Character and Story: 

The main character fits a heroic mold done well. In spite of him being the only character in focus for the most part, the author manages to make the events surrounding him interesting enough to keep me engaged. Although the MC is in a tricky situation, there is always some humor injected in to balance out the drama. Fortunately humor and musings of the main character do not obstruct the author from keeping the plot moving along, some popular RR authors can't or deliberately choose not to...

MCs party members seem to fit very established archetypes and the personalities associated with them, but that is not always a bad thing. People might critique this, but we will see how it goes. I'm fine with it so far.


The diary entries and first person narration really work in this case. I love the worldbuilding done in the interludes. When I read progression fantasy, I often prefer that it be more of a personal epic rather than it constantly having multiple points of view. Multi-POV can be good, and I do love some published and non-published stories with it, but it is not what I read Progression Fantasy for. The worldbuilding is fascinating, and it's very clear that the history of this world is something the author has spent a good time working on.


Nothing more than a few typos here and there, but the writing flows, I'm sure someone with a more technical understanding could get in the weeds about why. Dialogue or narration of the story never feels awkward or stilted. 


A somewhat denser, slower-paced fantasy

Reviewed at: Interlude 1: Histories by Dwarves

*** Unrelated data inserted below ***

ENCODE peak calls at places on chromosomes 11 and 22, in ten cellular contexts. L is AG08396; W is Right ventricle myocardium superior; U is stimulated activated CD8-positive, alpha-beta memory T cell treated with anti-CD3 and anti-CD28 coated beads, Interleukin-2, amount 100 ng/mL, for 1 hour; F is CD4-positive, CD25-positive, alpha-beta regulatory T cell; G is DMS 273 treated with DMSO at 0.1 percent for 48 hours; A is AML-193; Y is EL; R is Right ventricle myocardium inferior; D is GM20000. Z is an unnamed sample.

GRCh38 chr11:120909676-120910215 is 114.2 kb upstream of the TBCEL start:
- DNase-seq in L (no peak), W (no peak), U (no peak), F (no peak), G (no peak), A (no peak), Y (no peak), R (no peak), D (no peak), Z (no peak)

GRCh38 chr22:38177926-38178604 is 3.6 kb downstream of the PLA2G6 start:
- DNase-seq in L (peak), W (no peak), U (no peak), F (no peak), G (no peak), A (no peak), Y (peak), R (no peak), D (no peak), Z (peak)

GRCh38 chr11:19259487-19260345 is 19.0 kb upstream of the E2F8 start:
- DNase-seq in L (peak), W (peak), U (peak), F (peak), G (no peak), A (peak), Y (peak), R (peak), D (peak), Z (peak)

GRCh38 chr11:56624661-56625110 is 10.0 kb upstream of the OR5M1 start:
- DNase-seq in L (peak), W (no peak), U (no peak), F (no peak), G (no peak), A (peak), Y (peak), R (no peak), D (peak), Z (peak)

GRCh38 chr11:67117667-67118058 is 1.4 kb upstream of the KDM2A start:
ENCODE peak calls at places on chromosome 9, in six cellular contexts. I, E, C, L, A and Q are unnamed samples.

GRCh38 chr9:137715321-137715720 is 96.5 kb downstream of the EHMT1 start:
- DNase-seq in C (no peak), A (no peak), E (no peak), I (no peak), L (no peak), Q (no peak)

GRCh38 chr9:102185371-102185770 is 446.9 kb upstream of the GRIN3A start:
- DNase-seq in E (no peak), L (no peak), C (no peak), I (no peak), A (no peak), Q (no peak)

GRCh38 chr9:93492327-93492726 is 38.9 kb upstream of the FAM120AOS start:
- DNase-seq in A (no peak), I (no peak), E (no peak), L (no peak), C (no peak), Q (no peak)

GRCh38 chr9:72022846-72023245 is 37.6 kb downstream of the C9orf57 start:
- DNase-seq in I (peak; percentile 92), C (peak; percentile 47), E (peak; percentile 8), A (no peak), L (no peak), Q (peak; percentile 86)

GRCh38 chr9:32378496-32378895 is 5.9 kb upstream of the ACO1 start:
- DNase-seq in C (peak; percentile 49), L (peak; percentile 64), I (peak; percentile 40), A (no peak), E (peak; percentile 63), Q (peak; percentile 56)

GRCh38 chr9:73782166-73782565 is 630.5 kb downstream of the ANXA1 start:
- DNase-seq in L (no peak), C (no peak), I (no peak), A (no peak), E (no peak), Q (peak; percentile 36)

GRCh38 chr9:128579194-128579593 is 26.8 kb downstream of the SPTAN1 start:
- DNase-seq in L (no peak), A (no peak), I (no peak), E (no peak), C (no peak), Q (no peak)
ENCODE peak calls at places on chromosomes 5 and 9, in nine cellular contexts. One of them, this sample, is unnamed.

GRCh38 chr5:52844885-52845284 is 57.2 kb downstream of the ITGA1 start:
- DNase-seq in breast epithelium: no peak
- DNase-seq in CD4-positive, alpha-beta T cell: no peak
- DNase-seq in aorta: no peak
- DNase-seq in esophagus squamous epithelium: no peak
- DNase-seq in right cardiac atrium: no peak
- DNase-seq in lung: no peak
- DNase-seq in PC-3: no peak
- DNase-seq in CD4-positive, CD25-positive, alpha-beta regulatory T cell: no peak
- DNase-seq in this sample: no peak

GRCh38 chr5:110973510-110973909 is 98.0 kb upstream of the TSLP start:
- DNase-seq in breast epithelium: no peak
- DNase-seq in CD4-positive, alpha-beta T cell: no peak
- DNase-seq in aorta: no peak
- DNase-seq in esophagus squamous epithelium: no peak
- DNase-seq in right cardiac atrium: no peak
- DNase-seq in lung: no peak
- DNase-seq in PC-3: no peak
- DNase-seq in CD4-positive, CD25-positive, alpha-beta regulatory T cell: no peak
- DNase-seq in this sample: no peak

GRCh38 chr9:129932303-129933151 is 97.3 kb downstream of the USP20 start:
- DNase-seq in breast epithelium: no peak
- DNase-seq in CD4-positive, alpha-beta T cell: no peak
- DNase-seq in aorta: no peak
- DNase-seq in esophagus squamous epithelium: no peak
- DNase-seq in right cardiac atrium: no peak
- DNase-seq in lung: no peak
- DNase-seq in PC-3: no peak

A solid fantasy piece which follows a sorcerer stuck in a time loop. I think this is a well-written story, with the caveat that it's likely not going to be everyone's cup of tea, even if you're big on fantasy.


The book is written from the perspective of the main character writing into his spellbook in a fashion somewhat akin to writing a diary. That in and of itself is perfectly good, but due to his personality and how the spellbook interacts with his memory, the writing tends to be very dense.

I believe this was a purposeful choice on the part of the writer, as this is set up to be a slower-paced, more heavily world-built piece, but I do feel like there are limits. Many of the paragraphs in this piece will be true behemoths that I never see in other works, because each is often laden with a host of smaller details and side-thoughts. Expect many sentences to use em-dashes and asides as the character transcribes their somewhat garbled recollection of things.

The paragraph length and the many asides, taken together with the level of detail makes the reading feel a bit like a slog at times.

That being said, save for these quirks, the style is quite good from a technical perspective. Sentence structure is varied enough, the flow, accounting for the density of the work, is good, and we certainly get the level of detail we need to have everything click in our heads. If you're a fan of denser, slower pieces, this may well be an ideal read for you.


The story starts off with our MC in a party as an adventurer, and we're quickly shoved into the time-loop, right as one would expect. It's hard to gauge too much how well the story progresses, as I haven't learned much yet about the plot. There's someone the MC is searching for, but I've yet to learn why exactly, and most of the plot currently centers around the time-loop element.